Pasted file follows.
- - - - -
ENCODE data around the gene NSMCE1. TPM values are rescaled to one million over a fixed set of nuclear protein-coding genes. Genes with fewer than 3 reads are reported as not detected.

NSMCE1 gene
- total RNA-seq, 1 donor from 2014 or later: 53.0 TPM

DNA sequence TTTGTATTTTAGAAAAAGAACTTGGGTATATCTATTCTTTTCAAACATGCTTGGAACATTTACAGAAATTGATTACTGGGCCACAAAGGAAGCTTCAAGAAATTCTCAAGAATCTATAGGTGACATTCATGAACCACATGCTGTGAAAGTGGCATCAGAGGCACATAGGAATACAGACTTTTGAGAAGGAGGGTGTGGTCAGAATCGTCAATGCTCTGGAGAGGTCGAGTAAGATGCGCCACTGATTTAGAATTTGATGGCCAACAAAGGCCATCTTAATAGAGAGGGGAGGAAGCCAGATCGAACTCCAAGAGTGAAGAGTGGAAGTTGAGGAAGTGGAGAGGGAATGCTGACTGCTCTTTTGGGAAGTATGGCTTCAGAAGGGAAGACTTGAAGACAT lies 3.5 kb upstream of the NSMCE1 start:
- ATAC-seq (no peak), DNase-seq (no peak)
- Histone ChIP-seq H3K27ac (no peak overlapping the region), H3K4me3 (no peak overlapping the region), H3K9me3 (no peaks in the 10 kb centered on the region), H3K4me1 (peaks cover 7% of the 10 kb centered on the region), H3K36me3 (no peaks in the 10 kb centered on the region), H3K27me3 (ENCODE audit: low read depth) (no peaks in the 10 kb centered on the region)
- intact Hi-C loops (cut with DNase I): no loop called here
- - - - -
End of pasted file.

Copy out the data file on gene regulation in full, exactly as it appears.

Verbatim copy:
ENCODE data around the gene NSMCE1. TPM values are rescaled to one million over a fixed set of nuclear protein-coding genes. Genes with fewer than 3 reads are reported as not detected.

NSMCE1 gene
- total RNA-seq, 1 donor from 2014 or later: 53.0 TPM

DNA sequence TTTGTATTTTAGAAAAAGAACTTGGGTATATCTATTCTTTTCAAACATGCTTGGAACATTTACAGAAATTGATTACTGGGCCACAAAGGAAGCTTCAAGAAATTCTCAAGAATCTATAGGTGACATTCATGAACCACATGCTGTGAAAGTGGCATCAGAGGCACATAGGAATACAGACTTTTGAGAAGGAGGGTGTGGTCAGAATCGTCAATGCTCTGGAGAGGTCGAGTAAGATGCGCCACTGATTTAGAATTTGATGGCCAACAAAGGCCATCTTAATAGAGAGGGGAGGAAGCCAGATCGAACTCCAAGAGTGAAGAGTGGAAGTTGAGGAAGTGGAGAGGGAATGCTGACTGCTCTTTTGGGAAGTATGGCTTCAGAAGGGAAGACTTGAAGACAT lies 3.5 kb upstream of the NSMCE1 start:
- ATAC-seq (no peak), DNase-seq (no peak)
- Histone ChIP-seq H3K27ac (no peak overlapping the region), H3K4me3 (no peak overlapping the region), H3K9me3 (no peaks in the 10 kb centered on the region), H3K4me1 (peaks cover 7% of the 10 kb centered on the region), H3K36me3 (no peaks in the 10 kb centered on the region), H3K27me3 (ENCODE audit: low read depth) (no peaks in the 10 kb centered on the region)
- intact Hi-C loops (cut with DNase I): no loop called here